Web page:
[/INDENT]And the Left joystick map like this:
[INDENT]Up = MEDIUM_SLOW, Down = MEDIUM_SLOW_REVERSE, Left = SLOWEST, Right = SLOWEST_REVERSE
[/INDENT]
The only thing that you’d need to change is what channel numbers you read - the logic is otherwise identical. Just a thought if you want to keep this on one remote.
[/EDIT]
Cheers,

  • Dean

the way i have it now there is one big infinite loop within that loop there are 4 smaller loops. within the first sub-loop i have dragged in an Rx control block and set it so that RX1 ch. 5 controls port 1. still in sub-loop 1 i dragged in a motor module and set it with a user value of 255. this would act as the fastest putt. Under the next sub-loop i again dragged in an Rx control block and set it so Rx1 channel 6 controls the same port 1 but under this i dragged in a motor module but the user value on this is set to 210. and so on

my theory here is that when i hit channel 5 on Rx1 the motor will spin at it’s fastest. and when i hit channel 6 the motor will spin slightly slower is this correct?

in the top line of your code you have Rx1 ch.5 <64 what does this mean?

Rx1Ch5 is the back left button on the transmitter. When neither up or down is pressed, it returns a value of 127. When one button is pressed, it returns 0. When the other is pressed, it returns 255. Saying

“if(rx1ch5 < 64)”

is the same as
if(rx1ch5 = 0) – or – if(rx1ch5 < 127) - it means the code inside the if statement is only run when rx1ch5 is 0.

rx1ch5 is a variable. I named it this to indicate it holds the value of channel 5 from receiver 1. Of course, you have to use a function block to retrieve the value of the receiver channel into this variable, but that is just one function block in EasyC.

The if() statement is checking the value held by the variable rx1ch5 to see if it is below 64. If it is, then the code inside the following statement " { … } " runs. If it isn’t below 64, then the code inside the following statement is ignored.

I picked 64 because it is half-way between 0 and 127. In the later if() statement, I picked 192 because it is half-way between 127 and 255. There is nothing magic about those numbers, but they work well for me.

Cheers,

  • Dean

You could potentially even do this with just one set of buttons.

If you used a timer instead, you could do something like…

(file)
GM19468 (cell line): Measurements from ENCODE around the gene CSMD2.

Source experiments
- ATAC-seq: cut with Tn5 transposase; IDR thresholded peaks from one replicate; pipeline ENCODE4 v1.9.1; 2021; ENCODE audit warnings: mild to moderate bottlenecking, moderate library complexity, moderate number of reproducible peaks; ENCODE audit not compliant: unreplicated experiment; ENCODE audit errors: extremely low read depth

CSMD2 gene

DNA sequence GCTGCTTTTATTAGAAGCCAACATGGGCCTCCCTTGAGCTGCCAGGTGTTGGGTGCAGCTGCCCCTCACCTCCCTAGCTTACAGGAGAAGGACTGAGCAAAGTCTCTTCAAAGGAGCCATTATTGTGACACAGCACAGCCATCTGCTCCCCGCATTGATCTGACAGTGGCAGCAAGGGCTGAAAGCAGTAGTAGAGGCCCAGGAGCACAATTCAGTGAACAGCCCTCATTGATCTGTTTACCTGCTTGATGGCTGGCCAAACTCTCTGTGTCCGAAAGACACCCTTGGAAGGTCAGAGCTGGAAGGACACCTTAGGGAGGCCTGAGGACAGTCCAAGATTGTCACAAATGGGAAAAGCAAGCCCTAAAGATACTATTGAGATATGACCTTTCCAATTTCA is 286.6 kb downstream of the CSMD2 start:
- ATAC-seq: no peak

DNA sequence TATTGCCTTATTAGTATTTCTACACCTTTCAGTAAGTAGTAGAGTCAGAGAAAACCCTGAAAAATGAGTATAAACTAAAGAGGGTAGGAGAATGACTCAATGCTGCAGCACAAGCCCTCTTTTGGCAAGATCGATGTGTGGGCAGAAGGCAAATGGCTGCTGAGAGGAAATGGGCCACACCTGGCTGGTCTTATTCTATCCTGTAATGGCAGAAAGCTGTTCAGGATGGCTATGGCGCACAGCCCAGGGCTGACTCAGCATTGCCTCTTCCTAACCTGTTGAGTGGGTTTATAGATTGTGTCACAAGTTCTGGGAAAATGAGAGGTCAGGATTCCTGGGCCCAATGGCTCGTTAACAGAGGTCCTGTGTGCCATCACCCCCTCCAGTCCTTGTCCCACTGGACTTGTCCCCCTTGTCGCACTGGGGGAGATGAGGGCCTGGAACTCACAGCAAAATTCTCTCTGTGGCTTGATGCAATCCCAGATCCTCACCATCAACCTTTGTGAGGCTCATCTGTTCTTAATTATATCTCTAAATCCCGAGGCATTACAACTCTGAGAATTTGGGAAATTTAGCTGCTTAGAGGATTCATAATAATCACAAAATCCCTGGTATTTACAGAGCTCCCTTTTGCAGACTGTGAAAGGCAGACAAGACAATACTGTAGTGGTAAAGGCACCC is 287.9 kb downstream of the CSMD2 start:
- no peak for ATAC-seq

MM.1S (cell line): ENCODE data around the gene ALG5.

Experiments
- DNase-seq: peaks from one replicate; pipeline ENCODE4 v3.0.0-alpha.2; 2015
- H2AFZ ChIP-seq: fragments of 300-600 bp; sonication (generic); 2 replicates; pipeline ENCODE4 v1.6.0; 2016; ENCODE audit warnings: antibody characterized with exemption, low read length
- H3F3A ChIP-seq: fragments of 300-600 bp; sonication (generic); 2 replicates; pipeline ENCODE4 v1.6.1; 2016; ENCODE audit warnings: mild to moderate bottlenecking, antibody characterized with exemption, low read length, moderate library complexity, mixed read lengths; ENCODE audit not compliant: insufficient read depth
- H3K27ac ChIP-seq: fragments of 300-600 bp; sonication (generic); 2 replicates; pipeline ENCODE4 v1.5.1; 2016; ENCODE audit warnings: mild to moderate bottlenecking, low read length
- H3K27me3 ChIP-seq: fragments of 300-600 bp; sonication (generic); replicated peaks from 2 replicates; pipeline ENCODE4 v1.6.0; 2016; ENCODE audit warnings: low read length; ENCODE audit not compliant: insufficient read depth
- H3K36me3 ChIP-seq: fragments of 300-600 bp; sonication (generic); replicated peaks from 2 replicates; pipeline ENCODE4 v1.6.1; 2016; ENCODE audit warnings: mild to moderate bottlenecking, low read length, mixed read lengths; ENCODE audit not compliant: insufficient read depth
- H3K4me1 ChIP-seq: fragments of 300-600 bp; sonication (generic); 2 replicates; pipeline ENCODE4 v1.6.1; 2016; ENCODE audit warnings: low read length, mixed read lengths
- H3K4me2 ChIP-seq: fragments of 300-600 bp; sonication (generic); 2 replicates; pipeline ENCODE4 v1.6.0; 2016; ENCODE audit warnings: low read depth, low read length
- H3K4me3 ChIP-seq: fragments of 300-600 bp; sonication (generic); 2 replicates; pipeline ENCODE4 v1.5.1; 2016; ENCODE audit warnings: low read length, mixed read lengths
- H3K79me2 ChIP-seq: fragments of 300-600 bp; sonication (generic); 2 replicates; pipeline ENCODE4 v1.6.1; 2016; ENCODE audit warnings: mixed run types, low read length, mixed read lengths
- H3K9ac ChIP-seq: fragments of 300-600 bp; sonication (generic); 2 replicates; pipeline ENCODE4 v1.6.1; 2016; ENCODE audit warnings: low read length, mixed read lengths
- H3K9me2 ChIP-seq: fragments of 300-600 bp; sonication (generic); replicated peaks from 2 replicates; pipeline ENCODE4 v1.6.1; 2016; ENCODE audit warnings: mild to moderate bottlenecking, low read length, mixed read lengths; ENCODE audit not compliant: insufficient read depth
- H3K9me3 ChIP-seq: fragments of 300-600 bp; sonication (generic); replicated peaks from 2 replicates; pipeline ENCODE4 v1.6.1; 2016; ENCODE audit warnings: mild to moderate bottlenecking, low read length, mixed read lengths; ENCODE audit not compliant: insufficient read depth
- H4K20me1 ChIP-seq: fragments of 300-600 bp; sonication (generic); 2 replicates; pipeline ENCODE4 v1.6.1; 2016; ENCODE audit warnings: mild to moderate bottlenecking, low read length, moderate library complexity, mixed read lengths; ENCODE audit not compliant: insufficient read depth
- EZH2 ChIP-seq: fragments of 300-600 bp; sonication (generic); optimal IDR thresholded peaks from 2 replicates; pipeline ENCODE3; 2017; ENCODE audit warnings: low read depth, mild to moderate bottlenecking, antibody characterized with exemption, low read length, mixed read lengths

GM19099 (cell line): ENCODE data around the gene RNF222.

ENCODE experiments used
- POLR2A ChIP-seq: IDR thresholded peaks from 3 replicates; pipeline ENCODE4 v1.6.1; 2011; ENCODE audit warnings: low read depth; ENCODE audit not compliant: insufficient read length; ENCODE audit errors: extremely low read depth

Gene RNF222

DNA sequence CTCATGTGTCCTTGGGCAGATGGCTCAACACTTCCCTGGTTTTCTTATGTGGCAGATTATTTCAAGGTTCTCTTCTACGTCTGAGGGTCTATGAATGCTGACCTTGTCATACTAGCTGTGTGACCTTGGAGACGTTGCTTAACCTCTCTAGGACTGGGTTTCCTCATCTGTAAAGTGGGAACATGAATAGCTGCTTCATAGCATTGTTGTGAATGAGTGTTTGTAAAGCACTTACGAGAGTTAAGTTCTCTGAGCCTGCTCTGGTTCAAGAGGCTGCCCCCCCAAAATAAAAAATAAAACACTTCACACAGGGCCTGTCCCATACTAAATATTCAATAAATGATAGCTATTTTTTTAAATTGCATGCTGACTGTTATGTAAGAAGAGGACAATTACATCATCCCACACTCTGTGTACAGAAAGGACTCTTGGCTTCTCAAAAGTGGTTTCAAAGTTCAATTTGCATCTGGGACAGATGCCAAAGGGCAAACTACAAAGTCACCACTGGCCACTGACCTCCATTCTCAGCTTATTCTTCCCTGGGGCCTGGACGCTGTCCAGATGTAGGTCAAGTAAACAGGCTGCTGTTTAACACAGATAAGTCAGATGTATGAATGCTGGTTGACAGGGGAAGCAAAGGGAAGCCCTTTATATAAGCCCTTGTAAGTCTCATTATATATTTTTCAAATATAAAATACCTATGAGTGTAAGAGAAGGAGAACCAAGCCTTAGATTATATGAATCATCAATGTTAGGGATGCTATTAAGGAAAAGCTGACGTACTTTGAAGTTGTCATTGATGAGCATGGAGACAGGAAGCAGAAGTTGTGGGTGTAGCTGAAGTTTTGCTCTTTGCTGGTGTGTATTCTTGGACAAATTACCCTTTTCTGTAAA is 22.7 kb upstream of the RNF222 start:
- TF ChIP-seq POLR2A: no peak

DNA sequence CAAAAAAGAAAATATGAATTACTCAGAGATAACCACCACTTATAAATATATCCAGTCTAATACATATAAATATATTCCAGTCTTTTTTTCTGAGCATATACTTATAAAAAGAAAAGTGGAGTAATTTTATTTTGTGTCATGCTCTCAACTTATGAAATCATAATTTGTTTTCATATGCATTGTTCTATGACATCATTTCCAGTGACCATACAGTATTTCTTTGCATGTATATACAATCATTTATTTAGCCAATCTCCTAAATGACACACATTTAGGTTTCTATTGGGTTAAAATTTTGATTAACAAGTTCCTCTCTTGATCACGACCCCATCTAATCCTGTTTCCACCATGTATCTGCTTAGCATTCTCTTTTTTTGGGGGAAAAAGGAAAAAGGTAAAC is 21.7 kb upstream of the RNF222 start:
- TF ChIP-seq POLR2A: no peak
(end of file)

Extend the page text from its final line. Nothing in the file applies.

quick press is a weak put, hold down for 2 seconds is a bit stronger, 4 seconds is a bit more, 6 seconds is strongest.

Heck, you could do this and make it even more variable, adding a little bit of power for every second. With values between 1-127, you could have that many steps (every half second adds +1 or +2?).

The opposite button could simply function the same way but be a reverse putt.

Is there any reason you wanted to have your putt setup the way you were talking about?

Another option would be to use the analog stick. If you move the stick slowly, it puts slowly. Move it faster, it putts faster.

If you need the finely controlled, 4 sets of puts you could use a timer but make the spacing further apart. Quick press is weak, 5 seconds is a bit more, 10 is a bit more, 15 is max.

This little golf application seems ideal for a small mod I made to my transmitter. It allows you to move a stick to a given position, remove your hand and it stays there. The idea being the farther forward of center you place the stick(Channel 3 for example) the faster your motor will move once you release the ‘trigger’(Channel 5 for example). Likewise if placed rearward of center. The stick moves with definite detents, clicks as it moves through its range. The friction from which holds the stick where you leave it like a tractor throttle control. Or throttle on a R/C helicopter or airplane. Axis 1-4 can each be modded individually or in combination.

Open up the transmitter case.
Remove the centering spring from the channel you want to affect.
This will mean that it will no longer automatically return to center.
If you want to maintain the automatic recentering but just add the clicky feel you can leave the spring in place, however the added friction of the next step may prevent the stick from reliably returning fully to the exact center position.
Now find yourself a small piece of sheet metal approximately 1" x 1/2". This can be almost any scrap. I used the nickel battery tabs from a dead tv remote. Poke a hole in 1 end of the strip with a nail. Bend and trim as necessary and affix with a small screw to the post provided inside. One end of the tab fits a slot in that post. The other end engages a movable quadrant attached to the stick providing friction and detents. It looks as if it was designed for this option.
Good luck. And please be aware that this may void your warranty, ruin your transmitter if your screwdriver slips or cause it to emit spurious radiation causing you to be picked up by the FCC or those guys that monitor the tags on your pillows.:eek:
But probably everything will be just fine.:rolleyes: